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Relative measures of effect The odds ratio The odds ratio The odds are a way of representing probability, familiar to gamblers (for example, the odds that a single throw of a die produces a six are 1 to 5). In a case-control study the odds of exposure in cases and controls are calculated as the number of exposed individuals divided by the number of unexposed individuals in each group. If we know the odds of exposure in cases and controls we can calculate the odds ratio (OR), i.e. the ratio between the odds of exposure in diseased and in non-diseased individuals. 3 Knoll GA, Wells PS, Young D, et al. Thrombophilia and the risk for hemodialysis vascular access thrombosis. J Am Soc Nephrol 2005;16:1108-1114. Example 2 (the odds ratio) Knoll et al. (3) investigated the association between vascular access thrombosis and thrombophilia. They considered 107 patients with access thrombosis (cases) and 312 patients without fistula thrombosis (controls). Overall, among the 107 patients with access thrombosis, 59 had evidence of thrombophilia and 48 did not while among the 312 without access thrombosis 122 had thrombophilia and 190 did not. - Odds of thrombophilia in patients with vascular access thrombosis : 59/48=1.229 - Odds of thrombophilia in patients without vascular access thrombosis : 122/190=0.642 The odds ratio is: 1.229/0.642= 1.91

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Exposure to thrombophilia Yes, n=59; No, n=48 With AV fistula thrombosis (cases) (n=107) Yes, n=122; No, n=190 Without AV fistula thrombosis (controls) (n=312) Time Yes, n=59; No, n=48 With AV fistula thrombosis (cases) (n=107) Yes, n=244; No, n=380 Without AV fistula thrombosis (controls) (n=624) Time Exposure to thrombophilia Cases Controls Thrombophilia Yes 59 122 59+122= 181 No 48 190 48+190= 238 Risk ratio= (59/181)/(48/238)=1.65 OR= (59/48)/(122/190)=1.91 Cases Controls Thrombophilia Yes 59 244 59+244= 303 No 48 380 48+380= 428 Risk ratio = (59/303)/(48/428)=1.77 OR= (59/48)/(244/380)=1.91 Risk ratio and odds ratio Real situation Hypothetical situation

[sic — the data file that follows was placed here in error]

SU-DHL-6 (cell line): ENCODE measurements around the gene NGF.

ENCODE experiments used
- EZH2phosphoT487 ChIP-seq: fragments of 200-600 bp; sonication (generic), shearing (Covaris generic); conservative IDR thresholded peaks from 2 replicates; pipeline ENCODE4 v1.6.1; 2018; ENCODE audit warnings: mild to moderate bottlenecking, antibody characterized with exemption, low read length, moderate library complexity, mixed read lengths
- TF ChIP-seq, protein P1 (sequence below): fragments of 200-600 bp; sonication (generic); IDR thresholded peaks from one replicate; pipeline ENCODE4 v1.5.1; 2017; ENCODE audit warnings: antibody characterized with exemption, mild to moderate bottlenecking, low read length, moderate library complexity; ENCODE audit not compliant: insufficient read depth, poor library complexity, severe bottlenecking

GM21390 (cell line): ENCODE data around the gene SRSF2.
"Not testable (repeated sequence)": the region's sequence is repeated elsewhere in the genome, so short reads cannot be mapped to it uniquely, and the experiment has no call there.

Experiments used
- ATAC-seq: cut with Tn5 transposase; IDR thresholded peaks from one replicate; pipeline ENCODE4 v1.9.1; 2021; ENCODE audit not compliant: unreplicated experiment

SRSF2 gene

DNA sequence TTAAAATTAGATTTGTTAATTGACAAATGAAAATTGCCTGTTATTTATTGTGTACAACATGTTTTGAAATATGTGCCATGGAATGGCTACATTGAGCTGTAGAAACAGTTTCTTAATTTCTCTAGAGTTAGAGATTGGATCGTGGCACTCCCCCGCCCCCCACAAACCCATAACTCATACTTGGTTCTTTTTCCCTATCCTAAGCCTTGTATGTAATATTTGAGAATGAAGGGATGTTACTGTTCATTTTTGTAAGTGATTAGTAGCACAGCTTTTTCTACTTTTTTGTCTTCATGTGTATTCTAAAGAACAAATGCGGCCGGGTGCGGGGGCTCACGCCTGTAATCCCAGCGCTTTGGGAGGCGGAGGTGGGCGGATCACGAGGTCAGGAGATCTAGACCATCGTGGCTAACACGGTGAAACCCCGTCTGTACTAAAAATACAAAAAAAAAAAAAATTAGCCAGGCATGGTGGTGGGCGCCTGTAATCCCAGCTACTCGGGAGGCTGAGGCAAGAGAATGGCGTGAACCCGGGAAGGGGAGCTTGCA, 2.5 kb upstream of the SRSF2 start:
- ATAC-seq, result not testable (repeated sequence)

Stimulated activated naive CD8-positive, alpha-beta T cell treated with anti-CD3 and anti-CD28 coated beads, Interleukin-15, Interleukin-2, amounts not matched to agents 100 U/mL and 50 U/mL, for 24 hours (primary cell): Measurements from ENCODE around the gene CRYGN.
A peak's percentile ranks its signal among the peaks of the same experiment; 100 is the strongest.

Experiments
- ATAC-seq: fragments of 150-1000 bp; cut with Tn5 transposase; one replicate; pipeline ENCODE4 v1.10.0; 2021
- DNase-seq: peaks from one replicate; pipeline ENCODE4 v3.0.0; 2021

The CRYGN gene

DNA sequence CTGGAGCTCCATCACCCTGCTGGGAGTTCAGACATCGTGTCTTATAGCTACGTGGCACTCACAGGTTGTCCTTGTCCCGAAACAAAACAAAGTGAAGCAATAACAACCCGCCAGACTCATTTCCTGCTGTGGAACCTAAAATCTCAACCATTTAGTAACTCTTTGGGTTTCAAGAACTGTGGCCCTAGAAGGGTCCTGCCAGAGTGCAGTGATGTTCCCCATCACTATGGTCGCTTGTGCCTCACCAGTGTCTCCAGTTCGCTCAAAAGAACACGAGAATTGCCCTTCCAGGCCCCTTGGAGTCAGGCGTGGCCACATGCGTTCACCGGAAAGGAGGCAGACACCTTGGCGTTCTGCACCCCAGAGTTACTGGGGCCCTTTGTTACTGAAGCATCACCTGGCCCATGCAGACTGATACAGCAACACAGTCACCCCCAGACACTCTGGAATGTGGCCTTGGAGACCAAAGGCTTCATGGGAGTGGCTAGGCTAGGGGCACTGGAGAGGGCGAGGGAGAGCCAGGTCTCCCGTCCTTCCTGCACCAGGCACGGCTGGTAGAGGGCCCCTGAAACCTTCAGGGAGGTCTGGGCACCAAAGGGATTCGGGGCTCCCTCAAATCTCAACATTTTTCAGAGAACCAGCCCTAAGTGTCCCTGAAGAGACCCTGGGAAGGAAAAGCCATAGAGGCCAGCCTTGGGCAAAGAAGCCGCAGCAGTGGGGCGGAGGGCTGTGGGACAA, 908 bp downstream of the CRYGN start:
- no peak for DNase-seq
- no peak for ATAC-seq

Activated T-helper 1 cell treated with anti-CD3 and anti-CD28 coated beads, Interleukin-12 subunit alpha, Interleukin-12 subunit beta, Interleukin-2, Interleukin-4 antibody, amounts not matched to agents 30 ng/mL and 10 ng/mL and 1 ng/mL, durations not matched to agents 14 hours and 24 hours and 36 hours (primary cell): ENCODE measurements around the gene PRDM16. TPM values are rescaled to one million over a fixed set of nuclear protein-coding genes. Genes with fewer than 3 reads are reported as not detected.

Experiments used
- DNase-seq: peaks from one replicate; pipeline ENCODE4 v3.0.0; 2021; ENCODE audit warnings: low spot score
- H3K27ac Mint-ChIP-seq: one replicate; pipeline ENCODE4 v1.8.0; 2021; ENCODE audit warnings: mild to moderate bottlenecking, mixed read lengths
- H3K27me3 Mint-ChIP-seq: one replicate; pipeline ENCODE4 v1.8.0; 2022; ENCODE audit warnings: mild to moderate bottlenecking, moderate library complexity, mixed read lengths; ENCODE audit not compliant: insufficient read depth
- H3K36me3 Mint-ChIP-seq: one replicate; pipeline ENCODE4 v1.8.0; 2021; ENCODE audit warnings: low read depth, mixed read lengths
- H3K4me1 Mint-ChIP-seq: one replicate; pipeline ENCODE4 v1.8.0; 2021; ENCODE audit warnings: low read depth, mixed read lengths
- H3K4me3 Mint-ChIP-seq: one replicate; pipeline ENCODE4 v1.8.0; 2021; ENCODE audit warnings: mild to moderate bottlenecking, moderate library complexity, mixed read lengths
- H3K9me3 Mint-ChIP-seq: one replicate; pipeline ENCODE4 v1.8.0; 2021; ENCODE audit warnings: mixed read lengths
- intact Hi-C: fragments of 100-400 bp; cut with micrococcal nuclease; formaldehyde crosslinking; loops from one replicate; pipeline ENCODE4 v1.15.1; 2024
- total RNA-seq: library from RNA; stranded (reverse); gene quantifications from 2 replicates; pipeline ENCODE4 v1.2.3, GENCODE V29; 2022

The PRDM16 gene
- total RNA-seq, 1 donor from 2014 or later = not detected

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Absolute measures of effect Risk difference (absolute risk reduction) Risk difference (absolute risk reduction) The effect associated to a specific treatment can be also calculated in terms of absolute risk difference. The calculation is just the difference between the incidence proportion of a disease/event in the control group and the incidence proportion of the same outcome in the treated group. We reconsider the results of the HOPE study: - Proportion of patients with CV events in the Ramipril group: 651/ 4645=0.14 (14%). - Proportion of patients with CV events in the placebo group: 826/ 4652=0.18 (18%). The risk difference for CV events between patients on placebo and on Ramipril is: 0.18-0.14=0.04 (i.e. 4% absolute risk reduction attributable to Ramipril).